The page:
Other Stuff

Also while on Footfall, the party had a run in with two of the other rogue trader houses - The Naraghast and the Ontiverous. The group blew off an alliance with the Naraghast, looking down their noses at their piratical activities. Meanwhile, they did agree to an information exchange with the Ontiverous.

The group decided to look for yet another dedicated crew member to add to their roster - an individual who excels and exploring and encountering alien life. By consulting the local psychic oracle, they were pointed in the direction of someone known only as "Ishi".

Just as they went to go recruit another member onto their ship, the Ferral Wolf contacted the Explorers to alert them to a potential problem and opportunity. Mysteriously, a ghost ship pulled into port at Footfall and then proceeded to drift about, powerless and lifeless. All three rogue trader clans met to discuss how the ship should be divided. The whole table also gave a cheer when the local admiral of shoreleaven Imperial vessel spoke on their behalf. After all, it was the Holocene dynasty's sacrifice which saved a large portion of the Battle Fleet Calixis in the flashback of the first session. Finally, the party's rogue trader made an impassioned speech about how their dynasty should be awarded the ship.

Interestingly enough, the Naraghast dynasty acquiesced to this exchange for a non-aggression pact with the Explorer's rogue trader dynasty. Which is precisely what the Naraghast Dynasty wanted out of the party in the first place. Again, another great example of why I like this game. It's all about deals, double-deals, and courtly intrigue. Unfortunately, I have a feeling that this deal will come back to haunt the party.

More on the derelict ship later!

Thursday, March 18, 2010

When Failure Isn't Failure

The Problem with Social Skills in RPGs

For a while now, I've been working with a method of handling social skills and social rolls in roleplaying games. In the past, I really didn't know what I was doing. It was all sort of unconscious. However, after listening to a Fear the Boot podcast, I made me think about how I was specifically handing these things.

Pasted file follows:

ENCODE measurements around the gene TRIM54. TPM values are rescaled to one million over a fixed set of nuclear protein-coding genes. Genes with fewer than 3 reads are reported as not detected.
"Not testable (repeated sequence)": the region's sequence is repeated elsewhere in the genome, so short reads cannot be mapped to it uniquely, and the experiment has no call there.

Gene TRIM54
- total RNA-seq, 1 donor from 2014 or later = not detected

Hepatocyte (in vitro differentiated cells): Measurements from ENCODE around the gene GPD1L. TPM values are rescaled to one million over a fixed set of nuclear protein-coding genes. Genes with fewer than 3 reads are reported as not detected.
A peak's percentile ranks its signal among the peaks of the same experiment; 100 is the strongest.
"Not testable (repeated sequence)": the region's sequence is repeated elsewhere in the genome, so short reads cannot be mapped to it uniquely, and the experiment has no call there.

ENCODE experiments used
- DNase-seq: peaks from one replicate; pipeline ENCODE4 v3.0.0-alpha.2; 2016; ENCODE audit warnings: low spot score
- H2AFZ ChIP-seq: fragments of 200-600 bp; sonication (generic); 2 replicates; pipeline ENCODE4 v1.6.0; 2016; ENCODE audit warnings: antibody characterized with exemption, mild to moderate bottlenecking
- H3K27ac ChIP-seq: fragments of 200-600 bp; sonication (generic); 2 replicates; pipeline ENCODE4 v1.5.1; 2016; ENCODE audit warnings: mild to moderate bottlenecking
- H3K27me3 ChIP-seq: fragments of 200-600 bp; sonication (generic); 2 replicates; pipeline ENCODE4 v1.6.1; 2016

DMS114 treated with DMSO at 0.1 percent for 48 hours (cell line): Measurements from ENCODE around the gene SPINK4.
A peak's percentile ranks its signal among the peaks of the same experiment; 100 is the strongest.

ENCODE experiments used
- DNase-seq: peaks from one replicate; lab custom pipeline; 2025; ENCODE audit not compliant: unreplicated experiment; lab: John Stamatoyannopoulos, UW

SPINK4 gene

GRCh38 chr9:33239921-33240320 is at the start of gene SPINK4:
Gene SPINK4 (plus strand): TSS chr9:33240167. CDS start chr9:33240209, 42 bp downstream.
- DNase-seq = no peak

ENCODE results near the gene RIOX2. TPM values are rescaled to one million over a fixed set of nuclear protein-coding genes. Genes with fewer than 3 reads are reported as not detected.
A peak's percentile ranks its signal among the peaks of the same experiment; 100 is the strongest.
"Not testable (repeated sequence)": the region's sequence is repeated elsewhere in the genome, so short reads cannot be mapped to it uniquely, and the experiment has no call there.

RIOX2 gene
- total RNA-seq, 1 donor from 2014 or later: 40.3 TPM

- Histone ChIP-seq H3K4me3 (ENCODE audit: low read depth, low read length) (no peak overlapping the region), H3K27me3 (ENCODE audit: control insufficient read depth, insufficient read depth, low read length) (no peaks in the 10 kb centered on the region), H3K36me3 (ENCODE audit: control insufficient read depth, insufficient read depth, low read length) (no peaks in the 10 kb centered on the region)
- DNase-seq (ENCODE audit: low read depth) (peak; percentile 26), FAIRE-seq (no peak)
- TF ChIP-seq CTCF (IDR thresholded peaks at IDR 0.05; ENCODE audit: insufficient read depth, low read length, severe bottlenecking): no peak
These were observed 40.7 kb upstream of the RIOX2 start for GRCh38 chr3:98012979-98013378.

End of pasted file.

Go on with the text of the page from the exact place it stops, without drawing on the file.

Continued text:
The dilemma is this - you have a character who is about to make a social roll. It might be Charm, or Command, or Diplomacy, or what have you. The player role-plays every well, making a good argument or impassioned speech. However, they blow the roll. Now what? Does the gamemaster go by what the dice say? Or does he let the roleplaying decide what happens?

This little quandary is two-fold. If the gamemaster decides to let the dice decide, then isn't he kind of being a buzz-kill? I mean, the player might have delivered a bang-up job at role-playing. Or, the player might have presented some killer points in his argument.

However, if role-playing rule the day, then is he being fair to the players at the table who aren't so good at schmoozing the GM? I really saw this point at a Gen Con I attended, where I ran a table for a guy who had enough self-awareness to realize that he wasn't a very charismatic individual, but made the point that he had the right to play a character who was. After all, he pointed out, you can play a character who is really good at swinging a sword, even if you can't.

The reason that this problem arises so often is because often the GM doesn't know what kind of rolls need to be made until the he and the player role-play the situation out. The GM might say, "Okay, the way you phrased this, that's a Diplomacy check." Or the GM might say, "Actually, you're trying to push your way through - that's an Intimidate check." The GM rarely has the opportunity to have the PC make a skill check first and then roleplay the result. Almost always, there is a role-playing scene followed by a skill check.

My Solution

What I've done to solve this little problem is to have it both ways. Here's what I do: A player's role-playing and description determines what is at stake. A character's skill test determines how much of the stake is gained.

So, for example, a PC might walk up to a guard and attempt to convince him to be let in through a gate. If the player does a good job at role-playing, I'll go ahead and say that the guard is convinced. However, I have the player roll a skill test anyway, to see if he or she gets anything extra. For example, the PC might have already convinced the guard to let him by, but a successful skill test means that the guard also gives the PC a piece of information. Or even becomes a contact for the PC. Also, the better the result of the PCs skill roll, the more I'll give to them. Perhaps the guard provides valuable information and becomes a contact besides.

Now let's say that Mr. Non-Charismatic Player comes up and just wants to attempt to skill-check his way past the gate. I'll try to pull some role-playing out of the player, but once I see that the player has reached his or her comfort limit, I stop. Then, I let the dice let me what happened. This happens even if I think that the person has done a fairly poor job of role-playing. If the player in question has really screwed the pooch, I might even say, "Actually, you succeeded on your skill check, so I can tell you that what you're saying will probably piss the NPC off. You sure you want to keep telling him that?"